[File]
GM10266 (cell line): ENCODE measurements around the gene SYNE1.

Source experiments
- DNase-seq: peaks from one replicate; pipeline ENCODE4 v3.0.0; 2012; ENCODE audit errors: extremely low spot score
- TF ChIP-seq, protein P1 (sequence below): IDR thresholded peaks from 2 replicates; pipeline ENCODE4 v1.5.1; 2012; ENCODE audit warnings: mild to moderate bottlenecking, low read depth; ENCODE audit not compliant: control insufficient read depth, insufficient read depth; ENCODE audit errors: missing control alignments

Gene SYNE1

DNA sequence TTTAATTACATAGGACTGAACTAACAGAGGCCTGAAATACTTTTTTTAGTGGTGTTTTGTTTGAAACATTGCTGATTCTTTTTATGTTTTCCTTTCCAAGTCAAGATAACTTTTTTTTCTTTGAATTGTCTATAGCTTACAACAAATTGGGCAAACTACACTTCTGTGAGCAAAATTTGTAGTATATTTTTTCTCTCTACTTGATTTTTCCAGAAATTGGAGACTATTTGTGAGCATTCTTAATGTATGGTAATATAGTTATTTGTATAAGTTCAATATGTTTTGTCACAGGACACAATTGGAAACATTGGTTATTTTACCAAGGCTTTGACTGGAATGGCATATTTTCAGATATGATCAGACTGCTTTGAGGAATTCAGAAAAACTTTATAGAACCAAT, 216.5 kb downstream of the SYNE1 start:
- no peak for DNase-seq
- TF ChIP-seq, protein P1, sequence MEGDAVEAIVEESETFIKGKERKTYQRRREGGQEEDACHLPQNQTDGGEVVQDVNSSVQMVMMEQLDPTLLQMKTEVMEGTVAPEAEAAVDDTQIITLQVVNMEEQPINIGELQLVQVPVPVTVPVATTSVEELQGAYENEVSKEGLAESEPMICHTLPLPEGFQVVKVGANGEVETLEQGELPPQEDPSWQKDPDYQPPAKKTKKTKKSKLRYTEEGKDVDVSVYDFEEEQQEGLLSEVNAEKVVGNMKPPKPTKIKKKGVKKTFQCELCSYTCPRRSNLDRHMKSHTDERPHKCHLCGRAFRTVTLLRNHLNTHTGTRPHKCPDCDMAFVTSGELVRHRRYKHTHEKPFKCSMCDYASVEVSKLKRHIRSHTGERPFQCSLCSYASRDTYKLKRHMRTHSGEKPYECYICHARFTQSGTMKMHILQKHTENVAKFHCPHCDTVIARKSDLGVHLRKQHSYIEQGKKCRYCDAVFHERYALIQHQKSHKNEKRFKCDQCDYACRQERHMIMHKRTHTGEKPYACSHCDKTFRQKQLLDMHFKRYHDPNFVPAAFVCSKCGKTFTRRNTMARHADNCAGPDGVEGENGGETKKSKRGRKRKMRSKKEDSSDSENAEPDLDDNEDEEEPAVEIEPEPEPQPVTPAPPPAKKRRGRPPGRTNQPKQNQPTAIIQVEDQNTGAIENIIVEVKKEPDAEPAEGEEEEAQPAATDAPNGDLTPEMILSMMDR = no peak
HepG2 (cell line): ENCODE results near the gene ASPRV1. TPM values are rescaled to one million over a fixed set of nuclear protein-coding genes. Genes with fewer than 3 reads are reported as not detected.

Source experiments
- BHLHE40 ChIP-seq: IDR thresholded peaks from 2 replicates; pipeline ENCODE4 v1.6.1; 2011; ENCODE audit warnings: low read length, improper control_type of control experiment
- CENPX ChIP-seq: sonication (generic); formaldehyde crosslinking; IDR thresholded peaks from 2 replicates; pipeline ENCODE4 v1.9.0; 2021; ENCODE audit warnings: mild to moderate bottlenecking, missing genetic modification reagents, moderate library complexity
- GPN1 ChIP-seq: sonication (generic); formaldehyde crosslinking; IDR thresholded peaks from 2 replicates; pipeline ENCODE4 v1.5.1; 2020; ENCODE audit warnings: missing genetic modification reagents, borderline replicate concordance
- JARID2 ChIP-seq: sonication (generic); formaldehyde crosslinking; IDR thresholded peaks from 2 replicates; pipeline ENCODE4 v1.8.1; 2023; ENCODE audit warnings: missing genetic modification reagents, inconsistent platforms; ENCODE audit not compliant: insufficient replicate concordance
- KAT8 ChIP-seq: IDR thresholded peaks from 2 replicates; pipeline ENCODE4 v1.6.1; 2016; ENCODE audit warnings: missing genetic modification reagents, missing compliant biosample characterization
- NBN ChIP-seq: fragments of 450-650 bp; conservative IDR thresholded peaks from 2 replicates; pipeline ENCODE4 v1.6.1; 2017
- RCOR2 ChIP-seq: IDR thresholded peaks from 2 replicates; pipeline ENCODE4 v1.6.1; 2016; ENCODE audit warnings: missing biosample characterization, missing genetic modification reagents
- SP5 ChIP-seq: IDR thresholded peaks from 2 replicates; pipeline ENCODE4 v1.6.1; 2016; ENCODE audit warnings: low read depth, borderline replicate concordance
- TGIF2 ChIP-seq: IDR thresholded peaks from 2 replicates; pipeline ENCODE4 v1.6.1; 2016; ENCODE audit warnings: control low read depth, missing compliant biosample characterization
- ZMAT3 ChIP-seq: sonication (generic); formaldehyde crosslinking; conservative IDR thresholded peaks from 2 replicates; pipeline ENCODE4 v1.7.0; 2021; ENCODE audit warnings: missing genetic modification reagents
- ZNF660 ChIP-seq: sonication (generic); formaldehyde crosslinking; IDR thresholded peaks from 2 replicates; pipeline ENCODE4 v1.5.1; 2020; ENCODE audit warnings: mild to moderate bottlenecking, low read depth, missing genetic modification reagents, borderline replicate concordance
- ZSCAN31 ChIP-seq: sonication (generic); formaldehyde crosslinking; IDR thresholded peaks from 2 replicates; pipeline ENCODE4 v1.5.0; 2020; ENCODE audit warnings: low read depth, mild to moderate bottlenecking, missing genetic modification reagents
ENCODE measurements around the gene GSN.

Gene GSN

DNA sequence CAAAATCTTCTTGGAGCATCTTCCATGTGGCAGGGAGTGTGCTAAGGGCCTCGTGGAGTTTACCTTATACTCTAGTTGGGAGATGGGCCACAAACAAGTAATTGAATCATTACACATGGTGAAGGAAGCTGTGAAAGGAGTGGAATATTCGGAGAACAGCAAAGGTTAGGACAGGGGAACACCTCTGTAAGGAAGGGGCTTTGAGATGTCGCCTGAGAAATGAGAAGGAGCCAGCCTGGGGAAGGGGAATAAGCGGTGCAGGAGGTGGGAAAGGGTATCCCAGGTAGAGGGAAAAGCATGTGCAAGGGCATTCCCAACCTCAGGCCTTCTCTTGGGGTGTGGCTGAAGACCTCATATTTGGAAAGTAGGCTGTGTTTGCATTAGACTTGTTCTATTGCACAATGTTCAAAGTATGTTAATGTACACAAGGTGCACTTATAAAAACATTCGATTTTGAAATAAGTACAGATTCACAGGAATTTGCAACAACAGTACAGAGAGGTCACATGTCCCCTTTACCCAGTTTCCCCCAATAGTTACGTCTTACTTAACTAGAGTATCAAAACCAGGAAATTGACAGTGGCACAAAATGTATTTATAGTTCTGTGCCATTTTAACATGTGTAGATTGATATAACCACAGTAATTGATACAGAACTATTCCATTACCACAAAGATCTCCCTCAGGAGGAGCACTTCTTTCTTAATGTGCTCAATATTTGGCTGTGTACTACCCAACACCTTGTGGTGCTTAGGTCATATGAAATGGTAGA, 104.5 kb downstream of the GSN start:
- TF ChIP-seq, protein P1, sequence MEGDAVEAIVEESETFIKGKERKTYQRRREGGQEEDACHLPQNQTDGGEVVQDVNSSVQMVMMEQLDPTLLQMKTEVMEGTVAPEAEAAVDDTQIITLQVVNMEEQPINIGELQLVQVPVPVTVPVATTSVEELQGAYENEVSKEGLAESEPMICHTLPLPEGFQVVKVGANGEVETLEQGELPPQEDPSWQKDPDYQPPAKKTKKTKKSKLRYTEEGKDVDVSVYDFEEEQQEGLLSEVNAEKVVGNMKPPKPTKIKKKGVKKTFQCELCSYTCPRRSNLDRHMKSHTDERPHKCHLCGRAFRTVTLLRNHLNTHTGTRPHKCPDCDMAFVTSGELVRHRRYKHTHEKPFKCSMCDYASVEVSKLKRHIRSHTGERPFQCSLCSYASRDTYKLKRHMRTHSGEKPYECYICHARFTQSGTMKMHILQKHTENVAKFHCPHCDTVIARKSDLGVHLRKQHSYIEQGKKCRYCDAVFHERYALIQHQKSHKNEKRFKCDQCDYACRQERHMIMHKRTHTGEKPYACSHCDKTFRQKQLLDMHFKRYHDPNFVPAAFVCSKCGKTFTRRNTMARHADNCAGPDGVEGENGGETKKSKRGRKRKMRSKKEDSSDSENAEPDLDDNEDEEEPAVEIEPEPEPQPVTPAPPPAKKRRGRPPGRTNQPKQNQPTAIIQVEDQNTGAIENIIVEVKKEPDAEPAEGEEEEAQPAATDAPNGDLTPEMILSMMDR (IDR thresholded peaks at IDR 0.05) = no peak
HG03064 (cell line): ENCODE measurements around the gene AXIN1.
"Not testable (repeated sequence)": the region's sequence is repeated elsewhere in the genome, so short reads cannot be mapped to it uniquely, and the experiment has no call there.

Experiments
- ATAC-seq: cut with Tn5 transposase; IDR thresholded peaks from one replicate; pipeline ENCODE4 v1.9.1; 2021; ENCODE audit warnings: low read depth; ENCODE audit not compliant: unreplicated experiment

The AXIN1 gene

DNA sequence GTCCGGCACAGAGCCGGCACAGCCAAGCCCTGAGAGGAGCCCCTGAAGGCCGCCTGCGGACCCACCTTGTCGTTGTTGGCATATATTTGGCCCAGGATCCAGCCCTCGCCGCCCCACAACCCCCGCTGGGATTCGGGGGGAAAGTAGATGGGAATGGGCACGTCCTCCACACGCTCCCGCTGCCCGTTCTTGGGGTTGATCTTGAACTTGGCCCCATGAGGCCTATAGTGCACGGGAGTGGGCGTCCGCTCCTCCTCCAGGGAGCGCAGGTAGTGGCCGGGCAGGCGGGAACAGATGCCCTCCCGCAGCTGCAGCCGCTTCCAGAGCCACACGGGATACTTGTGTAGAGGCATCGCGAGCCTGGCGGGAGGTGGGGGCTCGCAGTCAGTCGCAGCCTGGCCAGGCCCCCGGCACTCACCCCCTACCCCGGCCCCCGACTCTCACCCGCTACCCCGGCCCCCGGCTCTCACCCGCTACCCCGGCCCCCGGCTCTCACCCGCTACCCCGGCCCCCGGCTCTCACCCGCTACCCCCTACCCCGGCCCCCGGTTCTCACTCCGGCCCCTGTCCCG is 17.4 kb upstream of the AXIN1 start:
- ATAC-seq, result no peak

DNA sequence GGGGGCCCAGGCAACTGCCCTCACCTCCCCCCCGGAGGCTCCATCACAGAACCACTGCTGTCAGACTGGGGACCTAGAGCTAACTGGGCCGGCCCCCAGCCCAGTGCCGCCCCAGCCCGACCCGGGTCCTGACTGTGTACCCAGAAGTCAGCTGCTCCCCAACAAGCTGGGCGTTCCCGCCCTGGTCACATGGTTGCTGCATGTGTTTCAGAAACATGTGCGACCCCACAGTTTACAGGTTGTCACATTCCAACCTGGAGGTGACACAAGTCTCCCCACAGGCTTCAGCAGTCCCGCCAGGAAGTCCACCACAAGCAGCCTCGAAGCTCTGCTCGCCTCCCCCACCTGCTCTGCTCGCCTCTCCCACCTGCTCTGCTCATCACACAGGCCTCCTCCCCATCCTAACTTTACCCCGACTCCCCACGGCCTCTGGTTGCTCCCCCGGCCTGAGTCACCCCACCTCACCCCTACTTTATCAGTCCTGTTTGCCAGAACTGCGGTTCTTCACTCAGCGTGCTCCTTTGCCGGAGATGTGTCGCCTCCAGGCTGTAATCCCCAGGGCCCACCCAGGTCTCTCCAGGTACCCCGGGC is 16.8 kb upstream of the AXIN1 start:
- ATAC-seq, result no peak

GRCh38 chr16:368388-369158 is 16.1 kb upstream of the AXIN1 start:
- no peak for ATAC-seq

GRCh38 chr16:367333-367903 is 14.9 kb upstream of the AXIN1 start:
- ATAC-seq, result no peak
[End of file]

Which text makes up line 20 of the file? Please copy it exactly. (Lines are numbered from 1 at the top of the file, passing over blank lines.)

- ZMAT3 ChIP-seq: sonication (generic); formaldehyde crosslinking; conservative IDR thresholded peaks from 2 replicates; pipeline ENCODE4 v1.7.0; 2021; ENCODE audit warnings: missing genetic modification reagents